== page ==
Chapter

Seneca's Moralizing Interludes

Gareth Williams

in The Cosmic Viewpoint

Published in print April 2012 | ISBN: 9780199731589
Published online May 2012 | e-ISBN: 9780199933112 | DOI: http://dx.doi.org/10.1093/acprof:oso/9780199731589.003.0003
Seneca's Moralizing Interludes

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This chapter investigates how, if at all, Seneca's many moralizing interludes in the Natural Questions are to be reconciled with his main scientific agenda in the work. Four samples of that ethical deviance are considered in detail: the cases (i) of the sexual monster Hostius Quadra at the end of Book 1; (ii) of the diners who, in Book 3, luxuriate in the colourful sight of a mullet breathing its last for their entertainment at the dinner table; (iii) of the subterranean investigators who, in Book 5, go far underground to find new precious metals to mine from nature's depths; and (iv) the Roman males who, in Book 7, transgress societal norms by the cosmetic feminization of traditional Roman virility. These vicious cases are set against the uplifting claims of Seneca's ethical philosophy in the Natural Questions; emphasis is placed at the chapter's end on the ongoing struggle between virtue and vice, with vice arguably triumphant.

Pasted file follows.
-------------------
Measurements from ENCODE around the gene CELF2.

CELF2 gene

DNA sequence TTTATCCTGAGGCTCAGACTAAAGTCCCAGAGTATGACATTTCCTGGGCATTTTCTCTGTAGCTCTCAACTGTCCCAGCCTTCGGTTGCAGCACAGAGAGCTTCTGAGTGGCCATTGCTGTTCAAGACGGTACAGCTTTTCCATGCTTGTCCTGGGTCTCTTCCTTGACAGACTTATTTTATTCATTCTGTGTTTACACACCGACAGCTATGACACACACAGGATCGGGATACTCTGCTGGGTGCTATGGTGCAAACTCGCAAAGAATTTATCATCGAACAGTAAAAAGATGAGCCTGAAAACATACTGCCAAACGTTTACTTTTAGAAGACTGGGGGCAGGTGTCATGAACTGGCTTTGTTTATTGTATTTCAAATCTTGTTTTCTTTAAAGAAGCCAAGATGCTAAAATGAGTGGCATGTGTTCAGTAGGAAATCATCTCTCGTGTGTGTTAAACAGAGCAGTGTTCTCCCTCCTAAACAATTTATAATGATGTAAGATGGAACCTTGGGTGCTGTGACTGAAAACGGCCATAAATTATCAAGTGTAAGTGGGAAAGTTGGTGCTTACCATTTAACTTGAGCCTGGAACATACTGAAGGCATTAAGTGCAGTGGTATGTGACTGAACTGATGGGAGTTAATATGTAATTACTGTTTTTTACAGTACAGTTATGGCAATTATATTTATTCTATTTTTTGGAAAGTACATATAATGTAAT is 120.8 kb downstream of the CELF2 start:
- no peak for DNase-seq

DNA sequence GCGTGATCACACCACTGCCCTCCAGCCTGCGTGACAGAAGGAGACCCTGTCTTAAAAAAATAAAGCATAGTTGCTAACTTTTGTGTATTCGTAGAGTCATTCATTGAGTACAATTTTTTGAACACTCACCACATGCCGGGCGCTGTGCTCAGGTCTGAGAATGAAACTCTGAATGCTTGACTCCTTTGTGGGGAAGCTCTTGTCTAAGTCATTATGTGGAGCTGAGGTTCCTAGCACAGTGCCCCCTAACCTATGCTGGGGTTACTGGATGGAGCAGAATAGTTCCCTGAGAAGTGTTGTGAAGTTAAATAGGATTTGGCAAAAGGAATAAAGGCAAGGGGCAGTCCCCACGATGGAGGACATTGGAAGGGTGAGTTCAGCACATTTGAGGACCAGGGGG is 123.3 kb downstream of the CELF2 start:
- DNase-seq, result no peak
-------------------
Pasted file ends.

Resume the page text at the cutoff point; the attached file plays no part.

Keywords: Hostius Quadra; transgression; the triumph of vice

Chapter.  18276 words. 

Subjects: Classical Literature

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